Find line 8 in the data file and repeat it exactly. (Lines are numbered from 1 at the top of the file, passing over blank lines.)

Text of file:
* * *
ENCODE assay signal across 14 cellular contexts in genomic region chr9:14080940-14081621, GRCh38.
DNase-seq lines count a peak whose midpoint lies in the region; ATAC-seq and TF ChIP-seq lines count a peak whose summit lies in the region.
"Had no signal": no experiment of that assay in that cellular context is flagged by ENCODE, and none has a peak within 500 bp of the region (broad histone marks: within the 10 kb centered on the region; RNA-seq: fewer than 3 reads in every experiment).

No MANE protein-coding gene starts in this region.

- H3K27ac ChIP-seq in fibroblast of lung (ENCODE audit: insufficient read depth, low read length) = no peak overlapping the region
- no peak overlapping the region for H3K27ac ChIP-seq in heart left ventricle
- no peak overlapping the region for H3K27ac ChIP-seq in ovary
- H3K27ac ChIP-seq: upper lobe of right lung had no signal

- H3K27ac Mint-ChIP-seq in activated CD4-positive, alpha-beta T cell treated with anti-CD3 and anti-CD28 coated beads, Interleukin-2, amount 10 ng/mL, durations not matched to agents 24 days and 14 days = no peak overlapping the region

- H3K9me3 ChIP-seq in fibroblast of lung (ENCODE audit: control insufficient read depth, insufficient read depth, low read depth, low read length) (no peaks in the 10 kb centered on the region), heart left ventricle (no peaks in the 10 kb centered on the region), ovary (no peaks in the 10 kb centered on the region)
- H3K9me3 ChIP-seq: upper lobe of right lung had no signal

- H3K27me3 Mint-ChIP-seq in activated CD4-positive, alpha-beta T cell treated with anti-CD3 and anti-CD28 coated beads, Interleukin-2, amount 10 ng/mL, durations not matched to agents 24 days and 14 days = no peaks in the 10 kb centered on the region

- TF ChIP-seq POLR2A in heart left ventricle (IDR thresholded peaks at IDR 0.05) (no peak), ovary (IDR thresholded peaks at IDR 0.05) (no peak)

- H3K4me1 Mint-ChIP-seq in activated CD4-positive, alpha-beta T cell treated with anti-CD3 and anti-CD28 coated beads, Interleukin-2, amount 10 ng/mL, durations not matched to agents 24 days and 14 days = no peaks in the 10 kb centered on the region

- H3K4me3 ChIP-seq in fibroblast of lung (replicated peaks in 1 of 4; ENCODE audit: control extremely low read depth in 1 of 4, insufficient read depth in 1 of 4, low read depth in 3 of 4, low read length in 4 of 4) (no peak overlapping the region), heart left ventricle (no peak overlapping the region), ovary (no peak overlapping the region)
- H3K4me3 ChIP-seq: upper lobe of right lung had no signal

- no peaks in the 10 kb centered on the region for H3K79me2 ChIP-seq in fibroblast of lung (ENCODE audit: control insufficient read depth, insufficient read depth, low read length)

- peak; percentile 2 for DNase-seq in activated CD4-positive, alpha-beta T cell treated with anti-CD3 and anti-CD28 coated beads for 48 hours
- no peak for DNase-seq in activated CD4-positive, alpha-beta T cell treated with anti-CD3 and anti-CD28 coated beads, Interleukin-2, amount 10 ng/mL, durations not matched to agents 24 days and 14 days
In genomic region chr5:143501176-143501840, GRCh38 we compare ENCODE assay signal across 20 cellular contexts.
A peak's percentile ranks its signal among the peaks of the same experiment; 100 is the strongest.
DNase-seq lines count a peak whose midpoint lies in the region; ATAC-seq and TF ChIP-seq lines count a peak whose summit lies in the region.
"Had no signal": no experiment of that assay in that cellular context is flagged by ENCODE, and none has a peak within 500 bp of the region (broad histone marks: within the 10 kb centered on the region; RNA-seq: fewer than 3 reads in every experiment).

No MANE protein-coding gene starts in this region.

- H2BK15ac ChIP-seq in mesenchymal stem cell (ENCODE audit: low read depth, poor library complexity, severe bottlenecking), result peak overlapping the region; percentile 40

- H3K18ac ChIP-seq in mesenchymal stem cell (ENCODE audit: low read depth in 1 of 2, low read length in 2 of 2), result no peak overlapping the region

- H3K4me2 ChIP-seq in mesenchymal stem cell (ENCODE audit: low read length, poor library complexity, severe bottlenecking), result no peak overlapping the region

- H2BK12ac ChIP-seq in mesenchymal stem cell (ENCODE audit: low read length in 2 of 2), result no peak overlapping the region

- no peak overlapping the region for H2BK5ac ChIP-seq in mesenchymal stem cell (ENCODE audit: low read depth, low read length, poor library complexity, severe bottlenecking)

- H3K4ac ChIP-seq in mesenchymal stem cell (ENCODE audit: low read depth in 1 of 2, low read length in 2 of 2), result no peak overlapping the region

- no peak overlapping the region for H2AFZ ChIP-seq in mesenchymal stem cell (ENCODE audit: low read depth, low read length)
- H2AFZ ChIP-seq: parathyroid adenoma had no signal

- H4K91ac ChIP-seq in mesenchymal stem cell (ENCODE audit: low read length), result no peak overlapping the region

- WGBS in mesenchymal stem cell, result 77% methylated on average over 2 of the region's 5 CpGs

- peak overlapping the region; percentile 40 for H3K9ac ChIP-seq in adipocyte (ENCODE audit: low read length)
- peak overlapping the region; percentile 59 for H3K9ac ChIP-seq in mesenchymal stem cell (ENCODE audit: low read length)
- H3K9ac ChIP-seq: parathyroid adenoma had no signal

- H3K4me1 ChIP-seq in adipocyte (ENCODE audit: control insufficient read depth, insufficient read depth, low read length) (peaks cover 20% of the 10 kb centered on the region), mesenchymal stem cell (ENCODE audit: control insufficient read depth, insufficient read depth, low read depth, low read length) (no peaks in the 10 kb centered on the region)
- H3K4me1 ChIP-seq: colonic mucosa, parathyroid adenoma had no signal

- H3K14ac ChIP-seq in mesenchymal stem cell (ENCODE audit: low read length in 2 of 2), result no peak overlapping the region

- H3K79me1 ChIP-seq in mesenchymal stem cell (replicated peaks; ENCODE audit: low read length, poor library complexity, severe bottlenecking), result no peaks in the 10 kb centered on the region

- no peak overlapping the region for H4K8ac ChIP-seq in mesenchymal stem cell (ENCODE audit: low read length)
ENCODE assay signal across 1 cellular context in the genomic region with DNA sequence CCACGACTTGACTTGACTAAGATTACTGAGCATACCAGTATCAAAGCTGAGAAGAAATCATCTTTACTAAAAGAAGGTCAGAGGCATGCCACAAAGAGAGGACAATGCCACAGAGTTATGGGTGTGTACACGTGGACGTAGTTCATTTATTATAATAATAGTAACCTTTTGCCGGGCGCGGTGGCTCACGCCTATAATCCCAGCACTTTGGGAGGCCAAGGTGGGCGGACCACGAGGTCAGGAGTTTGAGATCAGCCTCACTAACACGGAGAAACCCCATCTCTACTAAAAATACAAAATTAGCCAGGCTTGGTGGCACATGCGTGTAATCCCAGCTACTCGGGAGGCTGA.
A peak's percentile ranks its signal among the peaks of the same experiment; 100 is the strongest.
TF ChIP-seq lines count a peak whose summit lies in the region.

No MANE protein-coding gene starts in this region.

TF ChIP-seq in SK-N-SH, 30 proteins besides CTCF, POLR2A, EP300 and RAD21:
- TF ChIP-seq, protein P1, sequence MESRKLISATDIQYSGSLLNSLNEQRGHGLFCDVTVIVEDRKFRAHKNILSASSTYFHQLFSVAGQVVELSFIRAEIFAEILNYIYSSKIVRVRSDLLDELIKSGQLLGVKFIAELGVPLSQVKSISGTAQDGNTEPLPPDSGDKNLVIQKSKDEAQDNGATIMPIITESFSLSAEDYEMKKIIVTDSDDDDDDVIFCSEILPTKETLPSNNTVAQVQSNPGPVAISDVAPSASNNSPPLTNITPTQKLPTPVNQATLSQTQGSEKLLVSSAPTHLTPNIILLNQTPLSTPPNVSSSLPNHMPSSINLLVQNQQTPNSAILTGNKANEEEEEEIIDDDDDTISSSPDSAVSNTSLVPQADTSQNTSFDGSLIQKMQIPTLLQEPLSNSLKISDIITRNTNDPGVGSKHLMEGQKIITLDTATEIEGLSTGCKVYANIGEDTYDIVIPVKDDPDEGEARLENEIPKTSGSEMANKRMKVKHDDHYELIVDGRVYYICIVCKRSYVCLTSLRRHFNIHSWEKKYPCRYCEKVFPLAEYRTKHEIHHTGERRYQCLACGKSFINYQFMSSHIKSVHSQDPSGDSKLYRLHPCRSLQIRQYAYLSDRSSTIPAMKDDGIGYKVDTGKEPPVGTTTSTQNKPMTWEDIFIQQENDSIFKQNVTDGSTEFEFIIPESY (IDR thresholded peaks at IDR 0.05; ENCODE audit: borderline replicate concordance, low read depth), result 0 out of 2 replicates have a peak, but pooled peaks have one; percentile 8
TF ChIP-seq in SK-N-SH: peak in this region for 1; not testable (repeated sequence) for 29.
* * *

- H3K27ac ChIP-seq: upper lobe of right lung had no signal